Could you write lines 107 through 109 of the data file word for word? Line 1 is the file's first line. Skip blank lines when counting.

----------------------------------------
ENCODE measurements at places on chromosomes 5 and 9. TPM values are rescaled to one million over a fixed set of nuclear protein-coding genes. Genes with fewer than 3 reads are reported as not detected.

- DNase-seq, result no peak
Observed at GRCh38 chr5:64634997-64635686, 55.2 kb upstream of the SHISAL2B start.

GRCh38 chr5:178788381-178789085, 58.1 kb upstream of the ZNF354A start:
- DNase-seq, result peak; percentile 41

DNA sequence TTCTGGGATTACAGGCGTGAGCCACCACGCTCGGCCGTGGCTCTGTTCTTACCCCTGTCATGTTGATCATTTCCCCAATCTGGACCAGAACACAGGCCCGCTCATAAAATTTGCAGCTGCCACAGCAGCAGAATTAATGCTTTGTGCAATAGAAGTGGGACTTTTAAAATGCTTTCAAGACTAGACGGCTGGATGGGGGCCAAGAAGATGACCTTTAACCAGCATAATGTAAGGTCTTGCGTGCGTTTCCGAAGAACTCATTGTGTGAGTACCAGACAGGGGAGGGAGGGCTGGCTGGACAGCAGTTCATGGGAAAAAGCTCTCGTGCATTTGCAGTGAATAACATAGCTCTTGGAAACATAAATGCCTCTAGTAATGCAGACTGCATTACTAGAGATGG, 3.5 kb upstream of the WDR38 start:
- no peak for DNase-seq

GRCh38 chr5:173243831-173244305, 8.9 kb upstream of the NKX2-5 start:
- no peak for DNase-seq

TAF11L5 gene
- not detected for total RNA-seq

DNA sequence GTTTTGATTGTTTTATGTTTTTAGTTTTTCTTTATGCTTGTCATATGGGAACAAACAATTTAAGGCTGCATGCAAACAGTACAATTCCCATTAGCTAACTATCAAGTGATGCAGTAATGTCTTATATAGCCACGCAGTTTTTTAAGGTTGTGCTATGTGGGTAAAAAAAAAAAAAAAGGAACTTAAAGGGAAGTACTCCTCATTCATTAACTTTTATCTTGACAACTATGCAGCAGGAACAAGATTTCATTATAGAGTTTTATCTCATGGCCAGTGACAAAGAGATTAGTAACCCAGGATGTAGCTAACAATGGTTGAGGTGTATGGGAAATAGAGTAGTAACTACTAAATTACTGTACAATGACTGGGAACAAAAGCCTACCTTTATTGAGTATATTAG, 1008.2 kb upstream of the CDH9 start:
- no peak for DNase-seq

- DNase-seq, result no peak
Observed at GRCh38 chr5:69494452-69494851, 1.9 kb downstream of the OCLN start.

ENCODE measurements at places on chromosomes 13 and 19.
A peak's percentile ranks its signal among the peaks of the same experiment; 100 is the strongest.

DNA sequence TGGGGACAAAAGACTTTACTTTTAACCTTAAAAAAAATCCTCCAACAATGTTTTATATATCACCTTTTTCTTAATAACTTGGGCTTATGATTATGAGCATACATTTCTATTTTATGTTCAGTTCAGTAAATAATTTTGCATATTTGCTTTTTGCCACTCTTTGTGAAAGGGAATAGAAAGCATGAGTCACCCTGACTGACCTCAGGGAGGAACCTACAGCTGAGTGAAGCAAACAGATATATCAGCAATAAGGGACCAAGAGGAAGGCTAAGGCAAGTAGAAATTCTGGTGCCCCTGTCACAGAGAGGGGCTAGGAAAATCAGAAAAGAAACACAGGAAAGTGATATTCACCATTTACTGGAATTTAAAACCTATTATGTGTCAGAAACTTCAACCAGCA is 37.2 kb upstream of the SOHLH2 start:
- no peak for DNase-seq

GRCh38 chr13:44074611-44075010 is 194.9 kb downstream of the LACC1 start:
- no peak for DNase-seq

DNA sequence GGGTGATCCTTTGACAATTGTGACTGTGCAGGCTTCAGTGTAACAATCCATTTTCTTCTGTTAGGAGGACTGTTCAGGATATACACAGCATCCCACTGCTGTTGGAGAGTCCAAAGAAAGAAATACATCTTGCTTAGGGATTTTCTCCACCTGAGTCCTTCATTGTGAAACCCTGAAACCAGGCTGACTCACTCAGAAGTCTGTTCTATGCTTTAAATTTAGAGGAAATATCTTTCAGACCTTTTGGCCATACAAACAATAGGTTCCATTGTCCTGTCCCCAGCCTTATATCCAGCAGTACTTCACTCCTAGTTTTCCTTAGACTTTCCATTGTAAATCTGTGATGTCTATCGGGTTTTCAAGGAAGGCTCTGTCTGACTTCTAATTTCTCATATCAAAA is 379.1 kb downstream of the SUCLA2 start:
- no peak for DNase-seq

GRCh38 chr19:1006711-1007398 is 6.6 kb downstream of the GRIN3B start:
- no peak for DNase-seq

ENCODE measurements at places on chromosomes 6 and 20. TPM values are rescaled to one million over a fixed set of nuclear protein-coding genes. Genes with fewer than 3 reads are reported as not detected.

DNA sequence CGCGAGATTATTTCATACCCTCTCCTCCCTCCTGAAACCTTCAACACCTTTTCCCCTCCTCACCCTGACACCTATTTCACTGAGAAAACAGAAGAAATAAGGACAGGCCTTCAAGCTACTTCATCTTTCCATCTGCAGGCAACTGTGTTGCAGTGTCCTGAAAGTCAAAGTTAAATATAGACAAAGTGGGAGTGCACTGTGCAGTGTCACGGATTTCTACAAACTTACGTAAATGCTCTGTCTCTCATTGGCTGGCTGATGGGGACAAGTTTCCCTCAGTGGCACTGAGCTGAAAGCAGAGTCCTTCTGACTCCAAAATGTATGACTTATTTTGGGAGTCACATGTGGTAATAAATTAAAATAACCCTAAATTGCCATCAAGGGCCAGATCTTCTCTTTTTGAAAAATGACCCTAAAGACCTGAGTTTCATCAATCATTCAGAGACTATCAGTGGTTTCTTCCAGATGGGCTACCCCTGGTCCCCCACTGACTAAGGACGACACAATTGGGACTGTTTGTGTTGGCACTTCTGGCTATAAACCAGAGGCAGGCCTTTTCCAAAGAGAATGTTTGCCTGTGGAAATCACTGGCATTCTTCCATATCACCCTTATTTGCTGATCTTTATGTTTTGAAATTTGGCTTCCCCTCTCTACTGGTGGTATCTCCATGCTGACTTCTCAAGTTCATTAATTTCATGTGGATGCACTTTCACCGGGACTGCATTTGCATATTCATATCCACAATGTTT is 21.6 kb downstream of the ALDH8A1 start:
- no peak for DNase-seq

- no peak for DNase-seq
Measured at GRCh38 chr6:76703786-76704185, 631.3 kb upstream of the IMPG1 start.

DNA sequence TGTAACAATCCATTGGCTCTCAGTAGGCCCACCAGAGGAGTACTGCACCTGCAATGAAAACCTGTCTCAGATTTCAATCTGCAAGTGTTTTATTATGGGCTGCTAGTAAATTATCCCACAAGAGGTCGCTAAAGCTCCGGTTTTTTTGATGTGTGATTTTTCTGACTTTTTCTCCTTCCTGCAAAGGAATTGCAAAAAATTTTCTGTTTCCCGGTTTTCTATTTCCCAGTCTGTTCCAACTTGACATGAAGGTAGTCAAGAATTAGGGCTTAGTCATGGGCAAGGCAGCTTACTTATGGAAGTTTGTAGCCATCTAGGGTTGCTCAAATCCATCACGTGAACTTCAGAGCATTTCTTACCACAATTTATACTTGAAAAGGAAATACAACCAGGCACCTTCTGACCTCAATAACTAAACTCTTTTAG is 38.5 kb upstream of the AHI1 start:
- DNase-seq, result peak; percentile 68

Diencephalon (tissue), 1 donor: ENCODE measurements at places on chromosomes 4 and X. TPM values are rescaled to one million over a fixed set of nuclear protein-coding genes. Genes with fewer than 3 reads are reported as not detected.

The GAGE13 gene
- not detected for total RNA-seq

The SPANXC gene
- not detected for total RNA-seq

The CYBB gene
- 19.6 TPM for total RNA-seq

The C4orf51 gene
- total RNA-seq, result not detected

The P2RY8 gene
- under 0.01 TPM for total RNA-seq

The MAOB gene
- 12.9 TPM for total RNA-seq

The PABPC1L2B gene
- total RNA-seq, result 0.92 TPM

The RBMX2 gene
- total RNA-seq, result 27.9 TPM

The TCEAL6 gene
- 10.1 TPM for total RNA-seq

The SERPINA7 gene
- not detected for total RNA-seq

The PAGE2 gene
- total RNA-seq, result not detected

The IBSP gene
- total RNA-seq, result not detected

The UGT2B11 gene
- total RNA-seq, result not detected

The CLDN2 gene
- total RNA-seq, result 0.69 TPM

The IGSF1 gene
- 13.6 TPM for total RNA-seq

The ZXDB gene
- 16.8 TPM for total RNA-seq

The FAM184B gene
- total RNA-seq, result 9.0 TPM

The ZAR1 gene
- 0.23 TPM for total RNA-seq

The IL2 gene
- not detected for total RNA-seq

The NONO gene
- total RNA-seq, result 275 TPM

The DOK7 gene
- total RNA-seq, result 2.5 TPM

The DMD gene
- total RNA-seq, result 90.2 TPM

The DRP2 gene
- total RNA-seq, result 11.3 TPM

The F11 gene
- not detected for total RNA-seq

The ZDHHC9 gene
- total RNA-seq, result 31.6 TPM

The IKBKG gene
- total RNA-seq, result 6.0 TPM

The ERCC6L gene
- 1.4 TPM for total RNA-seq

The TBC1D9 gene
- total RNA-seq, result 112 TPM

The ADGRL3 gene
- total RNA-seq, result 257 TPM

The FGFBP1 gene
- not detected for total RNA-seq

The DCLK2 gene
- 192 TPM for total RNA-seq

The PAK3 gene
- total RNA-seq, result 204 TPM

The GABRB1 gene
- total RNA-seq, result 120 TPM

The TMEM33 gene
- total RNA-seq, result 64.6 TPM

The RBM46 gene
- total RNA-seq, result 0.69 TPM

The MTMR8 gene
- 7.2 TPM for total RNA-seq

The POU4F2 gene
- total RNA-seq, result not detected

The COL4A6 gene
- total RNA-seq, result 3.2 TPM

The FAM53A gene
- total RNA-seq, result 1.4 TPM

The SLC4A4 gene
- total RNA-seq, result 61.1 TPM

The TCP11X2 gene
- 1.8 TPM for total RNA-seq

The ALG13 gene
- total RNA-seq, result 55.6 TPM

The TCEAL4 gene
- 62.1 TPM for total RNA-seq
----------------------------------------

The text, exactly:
- total RNA-seq, result not detected

The COL4A6 gene
- total RNA-seq, result 3.2 TPM